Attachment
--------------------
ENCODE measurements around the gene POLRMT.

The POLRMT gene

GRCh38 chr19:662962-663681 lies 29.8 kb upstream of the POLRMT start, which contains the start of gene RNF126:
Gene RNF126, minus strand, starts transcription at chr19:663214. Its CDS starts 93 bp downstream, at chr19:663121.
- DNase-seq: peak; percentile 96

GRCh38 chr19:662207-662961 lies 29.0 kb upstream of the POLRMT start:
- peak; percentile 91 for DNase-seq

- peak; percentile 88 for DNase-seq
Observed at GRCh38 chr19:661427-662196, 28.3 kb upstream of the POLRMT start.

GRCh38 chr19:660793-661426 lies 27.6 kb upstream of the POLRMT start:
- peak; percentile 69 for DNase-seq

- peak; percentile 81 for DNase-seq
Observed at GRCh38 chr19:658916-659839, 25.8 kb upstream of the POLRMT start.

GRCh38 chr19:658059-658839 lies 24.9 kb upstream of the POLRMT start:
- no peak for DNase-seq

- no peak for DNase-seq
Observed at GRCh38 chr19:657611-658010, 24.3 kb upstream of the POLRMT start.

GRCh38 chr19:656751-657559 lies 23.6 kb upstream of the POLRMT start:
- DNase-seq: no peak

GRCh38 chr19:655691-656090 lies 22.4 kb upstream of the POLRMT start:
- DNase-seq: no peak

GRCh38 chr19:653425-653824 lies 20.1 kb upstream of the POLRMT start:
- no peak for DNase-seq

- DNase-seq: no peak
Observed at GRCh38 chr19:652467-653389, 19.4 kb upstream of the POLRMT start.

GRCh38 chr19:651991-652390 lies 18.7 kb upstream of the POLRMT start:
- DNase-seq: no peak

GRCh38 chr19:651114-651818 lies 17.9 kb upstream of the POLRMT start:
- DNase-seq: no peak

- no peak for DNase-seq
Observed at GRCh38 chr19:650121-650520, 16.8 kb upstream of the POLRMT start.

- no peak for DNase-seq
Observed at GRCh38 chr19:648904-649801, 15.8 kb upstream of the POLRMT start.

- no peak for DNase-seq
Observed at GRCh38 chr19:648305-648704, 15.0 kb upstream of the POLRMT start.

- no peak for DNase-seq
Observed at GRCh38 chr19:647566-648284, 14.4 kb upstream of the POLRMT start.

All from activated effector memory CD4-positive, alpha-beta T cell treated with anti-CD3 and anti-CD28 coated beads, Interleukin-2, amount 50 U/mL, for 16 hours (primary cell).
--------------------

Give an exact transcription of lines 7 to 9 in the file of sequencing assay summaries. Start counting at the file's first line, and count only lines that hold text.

- peak; percentile 91 for DNase-seq

- peak; percentile 88 for DNase-seq
Observed at GRCh38 chr19:661427-662196, 28.3 kb upstream of the POLRMT start.